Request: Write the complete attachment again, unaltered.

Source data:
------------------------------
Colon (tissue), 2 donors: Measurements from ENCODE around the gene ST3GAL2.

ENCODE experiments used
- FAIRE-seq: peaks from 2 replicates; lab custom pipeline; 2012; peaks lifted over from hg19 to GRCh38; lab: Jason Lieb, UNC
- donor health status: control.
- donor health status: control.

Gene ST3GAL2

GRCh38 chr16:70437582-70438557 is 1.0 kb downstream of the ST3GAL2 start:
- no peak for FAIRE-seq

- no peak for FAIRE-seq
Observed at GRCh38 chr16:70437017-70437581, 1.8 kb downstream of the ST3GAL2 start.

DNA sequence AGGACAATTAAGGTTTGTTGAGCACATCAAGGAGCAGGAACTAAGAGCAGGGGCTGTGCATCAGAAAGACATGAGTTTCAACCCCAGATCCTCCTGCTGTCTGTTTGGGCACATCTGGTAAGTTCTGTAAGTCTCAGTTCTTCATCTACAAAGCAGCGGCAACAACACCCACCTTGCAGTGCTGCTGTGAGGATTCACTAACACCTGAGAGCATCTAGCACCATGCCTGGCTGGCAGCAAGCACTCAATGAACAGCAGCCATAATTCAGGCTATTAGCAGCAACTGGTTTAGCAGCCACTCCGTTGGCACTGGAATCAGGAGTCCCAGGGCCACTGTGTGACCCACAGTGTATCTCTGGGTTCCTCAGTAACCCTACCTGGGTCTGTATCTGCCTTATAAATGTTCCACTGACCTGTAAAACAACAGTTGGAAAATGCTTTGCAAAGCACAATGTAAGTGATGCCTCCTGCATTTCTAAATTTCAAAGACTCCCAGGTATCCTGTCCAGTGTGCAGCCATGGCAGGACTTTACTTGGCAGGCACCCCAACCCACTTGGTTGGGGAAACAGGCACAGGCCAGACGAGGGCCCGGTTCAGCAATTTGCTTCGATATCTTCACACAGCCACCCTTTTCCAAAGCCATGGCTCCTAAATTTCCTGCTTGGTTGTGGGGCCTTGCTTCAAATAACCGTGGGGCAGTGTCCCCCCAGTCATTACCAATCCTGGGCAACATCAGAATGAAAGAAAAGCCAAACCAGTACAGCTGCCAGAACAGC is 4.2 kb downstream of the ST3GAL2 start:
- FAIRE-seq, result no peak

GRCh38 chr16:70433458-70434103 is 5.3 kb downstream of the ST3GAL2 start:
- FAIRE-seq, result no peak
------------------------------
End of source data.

Colon (tissue), 2 donors: Measurements from ENCODE around the gene ST3GAL2.

ENCODE experiments used
- FAIRE-seq: peaks from 2 replicates; lab custom pipeline; 2012; peaks lifted over from hg19 to GRCh38; lab: Jason Lieb, UNC
- donor health status: control.
- donor health status: control.

Gene ST3GAL2

GRCh38 chr16:70437582-70438557 is 1.0 kb downstream of the ST3GAL2 start:
- no peak for FAIRE-seq

- no peak for FAIRE-seq
Observed at GRCh38 chr16:70437017-70437581, 1.8 kb downstream of the ST3GAL2 start.

DNA sequence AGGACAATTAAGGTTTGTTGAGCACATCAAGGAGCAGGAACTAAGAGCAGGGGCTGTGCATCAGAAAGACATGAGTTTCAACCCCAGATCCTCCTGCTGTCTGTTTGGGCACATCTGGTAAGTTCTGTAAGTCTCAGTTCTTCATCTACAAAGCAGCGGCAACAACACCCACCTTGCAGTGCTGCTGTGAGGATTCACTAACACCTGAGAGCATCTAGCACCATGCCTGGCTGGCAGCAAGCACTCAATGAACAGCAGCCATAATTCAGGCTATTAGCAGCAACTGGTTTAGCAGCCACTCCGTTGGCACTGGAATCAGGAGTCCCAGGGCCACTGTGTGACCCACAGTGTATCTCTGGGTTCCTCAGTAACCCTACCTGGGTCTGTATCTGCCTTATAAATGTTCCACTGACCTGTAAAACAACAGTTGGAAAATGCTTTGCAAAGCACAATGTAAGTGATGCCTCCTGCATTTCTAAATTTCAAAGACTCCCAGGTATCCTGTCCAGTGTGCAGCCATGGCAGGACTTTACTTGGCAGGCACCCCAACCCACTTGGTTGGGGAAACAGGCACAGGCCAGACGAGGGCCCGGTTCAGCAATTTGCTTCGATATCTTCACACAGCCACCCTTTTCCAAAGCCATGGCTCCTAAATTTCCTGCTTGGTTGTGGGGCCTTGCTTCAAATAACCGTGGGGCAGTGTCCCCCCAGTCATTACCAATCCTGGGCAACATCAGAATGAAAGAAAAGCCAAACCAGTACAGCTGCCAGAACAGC is 4.2 kb downstream of the ST3GAL2 start:
- FAIRE-seq, result no peak

GRCh38 chr16:70433458-70434103 is 5.3 kb downstream of the ST3GAL2 start:
- FAIRE-seq, result no peak